Siege of Ninety Six | May 21 - Jun 15, 1781
The town of Ninety Six, South Carolina, is one of the most strangely names hamlets in the state. There are numerous accounts as to why the settlement was named Ninety Six. It was supposed to be 96 miles from the nearest Cherokee village—it was not. The name may have its origins with a Welsh word. Or it may have to do with early notations on maps. Regardless, Ninety Six was the intersection of twelve roads and was the home of two towns and a trading post. It was also the scene of military action throughout the American Revolutionary War.;
War came quickly to Ninety Six, where patriots and loyalists were already sharply divided by the struggle with the frontier Cherokee. In July 1775, when patriots suspected that the loyalists were supplying the Cherokee, they initiated a three-day battle for control of the town that culminated in an uneasy truce. This, the first major engagement outside of New England, brought a national character to the burgeoning revolution.
Tensions simmered through the 1770s while the British Army continued to focus on the war in New England. In the wake of the battle of Guilford Courthouse, General Nathanael Greene initiated a campaign to wrestle the Carolinas from British control. In May of 1781, Greene set his sights on a British garrison of 550 men defending Ninety Six.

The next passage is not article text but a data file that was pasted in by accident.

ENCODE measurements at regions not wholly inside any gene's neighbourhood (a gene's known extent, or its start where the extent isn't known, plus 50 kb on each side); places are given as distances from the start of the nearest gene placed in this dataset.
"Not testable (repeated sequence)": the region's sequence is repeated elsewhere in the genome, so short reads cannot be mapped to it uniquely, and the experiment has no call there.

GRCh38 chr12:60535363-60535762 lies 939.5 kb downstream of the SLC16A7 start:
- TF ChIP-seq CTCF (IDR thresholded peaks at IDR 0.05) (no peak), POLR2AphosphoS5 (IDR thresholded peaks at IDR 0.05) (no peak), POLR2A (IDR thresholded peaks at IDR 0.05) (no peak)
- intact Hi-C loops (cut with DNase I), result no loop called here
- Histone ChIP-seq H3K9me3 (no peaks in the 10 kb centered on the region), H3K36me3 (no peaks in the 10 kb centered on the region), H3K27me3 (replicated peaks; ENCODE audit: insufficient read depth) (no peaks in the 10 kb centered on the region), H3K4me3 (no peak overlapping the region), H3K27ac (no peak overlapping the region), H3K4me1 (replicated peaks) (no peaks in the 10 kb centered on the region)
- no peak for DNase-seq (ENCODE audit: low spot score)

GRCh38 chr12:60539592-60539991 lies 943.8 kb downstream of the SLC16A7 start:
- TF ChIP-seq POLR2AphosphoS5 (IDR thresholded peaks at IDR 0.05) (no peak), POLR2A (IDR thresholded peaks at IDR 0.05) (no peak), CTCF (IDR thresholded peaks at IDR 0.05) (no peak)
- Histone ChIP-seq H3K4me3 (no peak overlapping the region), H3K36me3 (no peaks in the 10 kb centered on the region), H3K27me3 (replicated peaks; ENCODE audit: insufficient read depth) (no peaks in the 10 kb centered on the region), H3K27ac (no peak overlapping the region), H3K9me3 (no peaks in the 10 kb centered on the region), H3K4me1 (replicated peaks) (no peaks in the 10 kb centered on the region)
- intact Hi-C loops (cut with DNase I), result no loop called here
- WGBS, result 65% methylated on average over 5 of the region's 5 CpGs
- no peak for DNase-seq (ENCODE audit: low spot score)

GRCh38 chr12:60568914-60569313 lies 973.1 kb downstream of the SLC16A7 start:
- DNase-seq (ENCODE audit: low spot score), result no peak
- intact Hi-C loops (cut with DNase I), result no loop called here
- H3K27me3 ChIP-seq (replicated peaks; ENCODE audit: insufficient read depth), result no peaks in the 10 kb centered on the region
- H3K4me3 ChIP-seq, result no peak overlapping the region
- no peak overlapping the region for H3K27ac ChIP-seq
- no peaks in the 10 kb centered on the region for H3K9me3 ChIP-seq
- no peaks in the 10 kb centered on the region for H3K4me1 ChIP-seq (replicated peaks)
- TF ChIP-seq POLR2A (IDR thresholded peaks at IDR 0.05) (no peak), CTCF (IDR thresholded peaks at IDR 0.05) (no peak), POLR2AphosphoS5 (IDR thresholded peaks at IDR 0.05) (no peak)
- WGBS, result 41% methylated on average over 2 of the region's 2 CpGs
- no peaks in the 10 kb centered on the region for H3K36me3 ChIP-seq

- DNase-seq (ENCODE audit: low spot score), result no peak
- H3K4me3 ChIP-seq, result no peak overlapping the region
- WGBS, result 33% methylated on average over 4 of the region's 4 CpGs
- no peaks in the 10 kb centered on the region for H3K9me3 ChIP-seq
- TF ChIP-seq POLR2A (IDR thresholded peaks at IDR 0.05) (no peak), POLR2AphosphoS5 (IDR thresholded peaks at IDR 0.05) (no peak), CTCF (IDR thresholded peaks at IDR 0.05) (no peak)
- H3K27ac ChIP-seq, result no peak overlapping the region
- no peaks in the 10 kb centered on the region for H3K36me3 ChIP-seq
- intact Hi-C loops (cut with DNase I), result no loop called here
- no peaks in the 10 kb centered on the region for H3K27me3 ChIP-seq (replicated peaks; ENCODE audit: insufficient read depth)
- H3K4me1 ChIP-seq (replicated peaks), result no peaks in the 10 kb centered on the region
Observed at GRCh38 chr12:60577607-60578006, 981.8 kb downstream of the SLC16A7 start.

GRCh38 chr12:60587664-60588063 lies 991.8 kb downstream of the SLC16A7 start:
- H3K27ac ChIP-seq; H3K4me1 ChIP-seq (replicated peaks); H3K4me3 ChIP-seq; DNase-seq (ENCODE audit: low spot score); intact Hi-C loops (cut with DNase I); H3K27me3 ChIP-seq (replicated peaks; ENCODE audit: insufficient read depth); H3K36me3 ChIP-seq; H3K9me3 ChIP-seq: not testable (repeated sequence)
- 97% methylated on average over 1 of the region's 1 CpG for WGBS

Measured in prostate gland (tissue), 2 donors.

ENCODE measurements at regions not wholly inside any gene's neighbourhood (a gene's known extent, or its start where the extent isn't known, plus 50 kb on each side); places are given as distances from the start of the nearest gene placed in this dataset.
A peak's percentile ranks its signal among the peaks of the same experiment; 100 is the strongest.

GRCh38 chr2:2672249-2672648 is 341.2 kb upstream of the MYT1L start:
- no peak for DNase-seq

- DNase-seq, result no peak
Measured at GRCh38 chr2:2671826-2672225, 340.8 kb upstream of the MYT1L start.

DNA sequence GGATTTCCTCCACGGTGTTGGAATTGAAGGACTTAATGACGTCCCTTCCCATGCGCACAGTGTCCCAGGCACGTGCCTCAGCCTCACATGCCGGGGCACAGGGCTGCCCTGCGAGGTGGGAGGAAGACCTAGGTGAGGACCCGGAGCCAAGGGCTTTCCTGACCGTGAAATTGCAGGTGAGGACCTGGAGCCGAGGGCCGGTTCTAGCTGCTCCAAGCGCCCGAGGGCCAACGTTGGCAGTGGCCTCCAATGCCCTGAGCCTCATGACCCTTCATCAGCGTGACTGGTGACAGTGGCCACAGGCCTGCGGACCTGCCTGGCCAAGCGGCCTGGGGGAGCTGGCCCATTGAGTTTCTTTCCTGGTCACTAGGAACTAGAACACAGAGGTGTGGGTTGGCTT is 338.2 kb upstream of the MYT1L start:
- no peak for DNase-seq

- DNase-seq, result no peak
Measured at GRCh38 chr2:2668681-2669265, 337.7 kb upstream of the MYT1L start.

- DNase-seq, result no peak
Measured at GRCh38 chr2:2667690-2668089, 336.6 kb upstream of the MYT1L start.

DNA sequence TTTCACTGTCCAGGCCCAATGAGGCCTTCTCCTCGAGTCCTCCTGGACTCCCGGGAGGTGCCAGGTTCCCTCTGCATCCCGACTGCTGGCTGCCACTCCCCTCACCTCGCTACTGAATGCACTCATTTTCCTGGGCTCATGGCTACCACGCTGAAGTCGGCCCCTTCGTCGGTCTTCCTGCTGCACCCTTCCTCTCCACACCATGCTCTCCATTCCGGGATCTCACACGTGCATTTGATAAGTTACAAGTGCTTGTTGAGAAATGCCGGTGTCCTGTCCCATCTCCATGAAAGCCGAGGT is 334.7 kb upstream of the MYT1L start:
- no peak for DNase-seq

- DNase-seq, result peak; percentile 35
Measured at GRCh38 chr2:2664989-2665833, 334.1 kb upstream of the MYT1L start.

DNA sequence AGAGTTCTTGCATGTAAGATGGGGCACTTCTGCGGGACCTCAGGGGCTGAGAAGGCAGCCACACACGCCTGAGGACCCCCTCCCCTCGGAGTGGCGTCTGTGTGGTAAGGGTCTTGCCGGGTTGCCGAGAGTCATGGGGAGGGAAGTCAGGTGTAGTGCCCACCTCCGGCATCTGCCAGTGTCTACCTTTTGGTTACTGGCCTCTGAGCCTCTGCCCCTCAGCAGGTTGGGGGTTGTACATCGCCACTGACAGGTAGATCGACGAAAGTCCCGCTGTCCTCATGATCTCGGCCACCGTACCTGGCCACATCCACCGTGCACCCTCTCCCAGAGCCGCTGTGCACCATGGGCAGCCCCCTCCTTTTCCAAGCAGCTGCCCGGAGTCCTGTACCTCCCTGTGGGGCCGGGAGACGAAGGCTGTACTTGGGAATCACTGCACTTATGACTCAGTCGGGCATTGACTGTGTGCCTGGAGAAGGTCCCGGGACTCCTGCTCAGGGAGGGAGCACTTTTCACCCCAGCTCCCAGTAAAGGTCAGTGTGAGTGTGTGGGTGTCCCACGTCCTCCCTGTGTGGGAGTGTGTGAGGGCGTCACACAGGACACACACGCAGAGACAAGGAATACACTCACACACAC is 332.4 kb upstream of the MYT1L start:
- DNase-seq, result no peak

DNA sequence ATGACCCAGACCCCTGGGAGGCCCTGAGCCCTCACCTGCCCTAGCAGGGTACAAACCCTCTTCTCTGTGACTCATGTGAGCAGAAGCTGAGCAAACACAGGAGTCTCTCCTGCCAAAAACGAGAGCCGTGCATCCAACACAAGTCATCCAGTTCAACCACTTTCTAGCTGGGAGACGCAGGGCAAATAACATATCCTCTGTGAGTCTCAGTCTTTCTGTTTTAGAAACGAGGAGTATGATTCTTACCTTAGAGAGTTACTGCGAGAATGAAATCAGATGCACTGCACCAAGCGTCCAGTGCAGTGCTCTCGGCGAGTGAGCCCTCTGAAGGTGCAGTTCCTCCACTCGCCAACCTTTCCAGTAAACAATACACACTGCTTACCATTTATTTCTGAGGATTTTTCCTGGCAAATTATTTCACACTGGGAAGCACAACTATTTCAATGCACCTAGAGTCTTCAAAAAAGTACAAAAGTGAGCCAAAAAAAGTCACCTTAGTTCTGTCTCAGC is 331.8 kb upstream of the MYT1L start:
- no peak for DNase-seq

Ninety Six was protected by the formidable Star Fort and the smaller Stockade Fort. Its garrison was made up almost entirely of Loyalists. Greene initiated siege operations. Much of the work was overseen by Tadeusz Kościuszko, a Polish born officer, who lent his engineering skills to the patriot cause since the Saratoga Campaign. Patriot soldiers laid siege to the town, cutting trenches that zig-zagged towards the British positions.
Defending the South Carolina Backcountry were men from the South and ironically from New York. Colonel John Cruger, Jr., the garrison commander, was a New Yorker by birth and a former mayor of New York City. Greene's siege lasted from May 22-June 18, one of the longest sieges of the Revolution. The loyalists managed to maintain control of the Spring Branch water supply, thus averting a major crisis. Meanwhile, Greene divided his force and sent Harry Lee and his legion to capture Augusta, South Carolina, which they did, returning on June 8.
Soon after, Greene received word that British troops led by Lord Rawdon troops were marching from Charleston to relieve Ninety Six. Greene went for broke on June 18th and launched an assault. The fighting was intense. American storming parties captured both forts with supporting fire from sharpshooters in a siege tower on the American lines. The redcoats rallied, however, and retook the forts with bayonets and clubbed muskets. Greene broke off the attack and withdrew, ending the siege. The Loyalists eventually withdrew as well, burning the town behind them.
Although Greene had failed to take Ninety Six, he had begun his campaign boldly. His continued operations in the Carolinas would prove essential to overall American victory in the Revolution as he drove the Tories from their backcountry outposts to the safety of Charleston.